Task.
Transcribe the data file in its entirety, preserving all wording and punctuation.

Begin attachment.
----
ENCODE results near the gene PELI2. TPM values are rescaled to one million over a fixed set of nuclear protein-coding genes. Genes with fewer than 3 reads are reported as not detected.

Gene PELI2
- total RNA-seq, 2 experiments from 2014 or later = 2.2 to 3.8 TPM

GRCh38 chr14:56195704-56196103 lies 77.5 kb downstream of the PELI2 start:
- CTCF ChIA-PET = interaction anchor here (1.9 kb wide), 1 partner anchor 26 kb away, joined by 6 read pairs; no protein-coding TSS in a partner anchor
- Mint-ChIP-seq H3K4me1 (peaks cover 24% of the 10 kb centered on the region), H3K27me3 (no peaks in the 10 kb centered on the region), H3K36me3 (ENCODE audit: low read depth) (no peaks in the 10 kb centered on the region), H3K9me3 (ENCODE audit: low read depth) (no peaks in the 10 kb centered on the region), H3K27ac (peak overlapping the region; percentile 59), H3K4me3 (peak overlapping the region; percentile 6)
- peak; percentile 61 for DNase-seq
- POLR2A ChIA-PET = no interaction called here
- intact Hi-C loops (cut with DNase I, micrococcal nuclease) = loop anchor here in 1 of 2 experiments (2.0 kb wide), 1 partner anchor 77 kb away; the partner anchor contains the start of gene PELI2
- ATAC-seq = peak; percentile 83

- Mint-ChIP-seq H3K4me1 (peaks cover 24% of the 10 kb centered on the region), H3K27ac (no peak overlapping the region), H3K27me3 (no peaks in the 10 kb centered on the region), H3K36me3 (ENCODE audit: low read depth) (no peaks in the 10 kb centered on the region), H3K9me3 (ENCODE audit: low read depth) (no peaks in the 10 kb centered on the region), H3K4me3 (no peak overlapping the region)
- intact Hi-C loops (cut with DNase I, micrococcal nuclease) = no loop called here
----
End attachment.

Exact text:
ENCODE results near the gene PELI2. TPM values are rescaled to one million over a fixed set of nuclear protein-coding genes. Genes with fewer than 3 reads are reported as not detected.

Gene PELI2
- total RNA-seq, 2 experiments from 2014 or later = 2.2 to 3.8 TPM

GRCh38 chr14:56195704-56196103 lies 77.5 kb downstream of the PELI2 start:
- CTCF ChIA-PET = interaction anchor here (1.9 kb wide), 1 partner anchor 26 kb away, joined by 6 read pairs; no protein-coding TSS in a partner anchor
- Mint-ChIP-seq H3K4me1 (peaks cover 24% of the 10 kb centered on the region), H3K27me3 (no peaks in the 10 kb centered on the region), H3K36me3 (ENCODE audit: low read depth) (no peaks in the 10 kb centered on the region), H3K9me3 (ENCODE audit: low read depth) (no peaks in the 10 kb centered on the region), H3K27ac (peak overlapping the region; percentile 59), H3K4me3 (peak overlapping the region; percentile 6)
- peak; percentile 61 for DNase-seq
- POLR2A ChIA-PET = no interaction called here
- intact Hi-C loops (cut with DNase I, micrococcal nuclease) = loop anchor here in 1 of 2 experiments (2.0 kb wide), 1 partner anchor 77 kb away; the partner anchor contains the start of gene PELI2
- ATAC-seq = peak; percentile 83

- Mint-ChIP-seq H3K4me1 (peaks cover 24% of the 10 kb centered on the region), H3K27ac (no peak overlapping the region), H3K27me3 (no peaks in the 10 kb centered on the region), H3K36me3 (ENCODE audit: low read depth) (no peaks in the 10 kb centered on the region), H3K9me3 (ENCODE audit: low read depth) (no peaks in the 10 kb centered on the region), H3K4me3 (no peak overlapping the region)
- intact Hi-C loops (cut with DNase I, micrococcal nuclease) = no loop called here